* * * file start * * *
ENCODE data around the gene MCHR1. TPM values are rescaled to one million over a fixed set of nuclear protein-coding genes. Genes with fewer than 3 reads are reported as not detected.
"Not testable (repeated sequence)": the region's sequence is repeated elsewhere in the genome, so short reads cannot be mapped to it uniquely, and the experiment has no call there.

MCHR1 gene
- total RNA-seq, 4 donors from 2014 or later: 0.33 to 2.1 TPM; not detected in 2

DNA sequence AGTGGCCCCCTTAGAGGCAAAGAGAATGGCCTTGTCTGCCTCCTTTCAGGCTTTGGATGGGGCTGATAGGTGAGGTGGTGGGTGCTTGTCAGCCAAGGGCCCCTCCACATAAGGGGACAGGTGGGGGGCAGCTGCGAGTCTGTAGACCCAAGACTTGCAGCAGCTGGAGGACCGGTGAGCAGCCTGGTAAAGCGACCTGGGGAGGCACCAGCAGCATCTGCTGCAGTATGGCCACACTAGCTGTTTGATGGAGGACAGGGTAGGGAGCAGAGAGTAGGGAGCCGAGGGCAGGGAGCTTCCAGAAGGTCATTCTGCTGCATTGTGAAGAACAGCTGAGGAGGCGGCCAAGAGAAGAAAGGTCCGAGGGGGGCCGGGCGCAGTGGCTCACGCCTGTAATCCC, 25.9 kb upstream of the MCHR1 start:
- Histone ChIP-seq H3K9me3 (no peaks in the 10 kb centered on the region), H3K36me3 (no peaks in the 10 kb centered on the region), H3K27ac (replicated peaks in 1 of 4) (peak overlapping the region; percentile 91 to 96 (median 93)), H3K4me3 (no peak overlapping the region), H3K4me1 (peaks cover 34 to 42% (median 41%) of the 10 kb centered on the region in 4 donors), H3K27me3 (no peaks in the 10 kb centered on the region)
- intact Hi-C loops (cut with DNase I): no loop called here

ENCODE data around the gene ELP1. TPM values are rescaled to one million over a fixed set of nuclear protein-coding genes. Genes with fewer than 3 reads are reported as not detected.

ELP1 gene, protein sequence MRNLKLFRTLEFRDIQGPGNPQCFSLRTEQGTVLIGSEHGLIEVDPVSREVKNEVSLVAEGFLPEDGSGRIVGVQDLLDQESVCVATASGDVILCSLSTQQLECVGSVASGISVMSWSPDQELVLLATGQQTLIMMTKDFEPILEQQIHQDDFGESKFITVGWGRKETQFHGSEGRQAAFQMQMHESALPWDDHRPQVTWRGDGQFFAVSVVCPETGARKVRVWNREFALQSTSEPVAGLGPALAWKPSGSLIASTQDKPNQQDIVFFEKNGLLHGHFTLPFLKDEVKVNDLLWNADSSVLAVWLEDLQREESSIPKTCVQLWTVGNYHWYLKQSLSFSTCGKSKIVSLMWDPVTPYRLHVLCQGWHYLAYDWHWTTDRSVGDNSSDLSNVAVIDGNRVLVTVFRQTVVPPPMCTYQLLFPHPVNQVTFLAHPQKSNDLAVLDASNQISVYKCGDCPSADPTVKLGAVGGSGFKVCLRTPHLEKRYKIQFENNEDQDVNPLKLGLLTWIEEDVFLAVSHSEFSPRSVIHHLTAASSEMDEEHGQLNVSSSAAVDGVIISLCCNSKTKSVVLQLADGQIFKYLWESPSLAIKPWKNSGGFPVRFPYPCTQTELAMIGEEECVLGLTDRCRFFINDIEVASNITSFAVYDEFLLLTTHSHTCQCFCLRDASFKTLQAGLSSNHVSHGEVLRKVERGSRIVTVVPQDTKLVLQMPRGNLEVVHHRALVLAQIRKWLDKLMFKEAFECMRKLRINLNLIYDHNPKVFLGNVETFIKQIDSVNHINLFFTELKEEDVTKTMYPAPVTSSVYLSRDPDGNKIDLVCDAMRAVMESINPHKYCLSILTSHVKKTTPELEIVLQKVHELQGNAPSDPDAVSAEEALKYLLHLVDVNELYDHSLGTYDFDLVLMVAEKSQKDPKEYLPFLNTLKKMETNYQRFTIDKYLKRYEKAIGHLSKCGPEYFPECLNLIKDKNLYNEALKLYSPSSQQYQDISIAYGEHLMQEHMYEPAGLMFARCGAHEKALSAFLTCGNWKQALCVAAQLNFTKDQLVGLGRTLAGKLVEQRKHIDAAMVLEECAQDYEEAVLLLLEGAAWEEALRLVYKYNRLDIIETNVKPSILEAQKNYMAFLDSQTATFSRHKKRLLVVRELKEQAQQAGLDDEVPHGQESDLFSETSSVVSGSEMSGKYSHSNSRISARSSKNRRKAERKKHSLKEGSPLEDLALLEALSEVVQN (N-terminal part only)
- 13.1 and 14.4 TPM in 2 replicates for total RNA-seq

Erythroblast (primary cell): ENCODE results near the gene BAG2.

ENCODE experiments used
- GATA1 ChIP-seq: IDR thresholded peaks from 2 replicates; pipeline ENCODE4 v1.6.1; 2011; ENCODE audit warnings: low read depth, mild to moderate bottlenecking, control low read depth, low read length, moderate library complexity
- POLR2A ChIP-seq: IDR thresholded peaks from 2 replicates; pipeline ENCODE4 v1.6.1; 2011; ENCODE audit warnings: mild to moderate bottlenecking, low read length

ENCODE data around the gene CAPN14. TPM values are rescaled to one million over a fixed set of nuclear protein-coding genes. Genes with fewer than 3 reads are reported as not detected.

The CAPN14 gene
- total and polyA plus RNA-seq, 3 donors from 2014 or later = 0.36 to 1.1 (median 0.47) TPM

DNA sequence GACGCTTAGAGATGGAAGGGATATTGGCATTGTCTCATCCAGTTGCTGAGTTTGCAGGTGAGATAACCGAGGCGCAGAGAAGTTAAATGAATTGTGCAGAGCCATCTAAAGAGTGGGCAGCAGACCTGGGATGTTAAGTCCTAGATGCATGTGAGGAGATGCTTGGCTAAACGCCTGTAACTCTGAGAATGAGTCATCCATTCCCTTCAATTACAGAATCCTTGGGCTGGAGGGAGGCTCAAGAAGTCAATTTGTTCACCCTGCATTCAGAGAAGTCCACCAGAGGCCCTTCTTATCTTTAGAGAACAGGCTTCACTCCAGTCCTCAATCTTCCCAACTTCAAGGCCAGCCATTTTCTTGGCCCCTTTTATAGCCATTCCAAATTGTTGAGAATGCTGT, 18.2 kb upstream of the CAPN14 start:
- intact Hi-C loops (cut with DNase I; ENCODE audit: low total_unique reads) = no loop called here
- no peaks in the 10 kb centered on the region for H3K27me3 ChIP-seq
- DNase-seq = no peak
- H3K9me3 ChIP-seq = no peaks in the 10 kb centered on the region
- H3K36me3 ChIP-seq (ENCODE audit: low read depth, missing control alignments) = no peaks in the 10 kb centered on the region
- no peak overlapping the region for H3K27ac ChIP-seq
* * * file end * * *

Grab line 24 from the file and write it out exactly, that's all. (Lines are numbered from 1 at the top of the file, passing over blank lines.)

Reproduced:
- no peak overlapping the region for H3K27ac ChIP-seq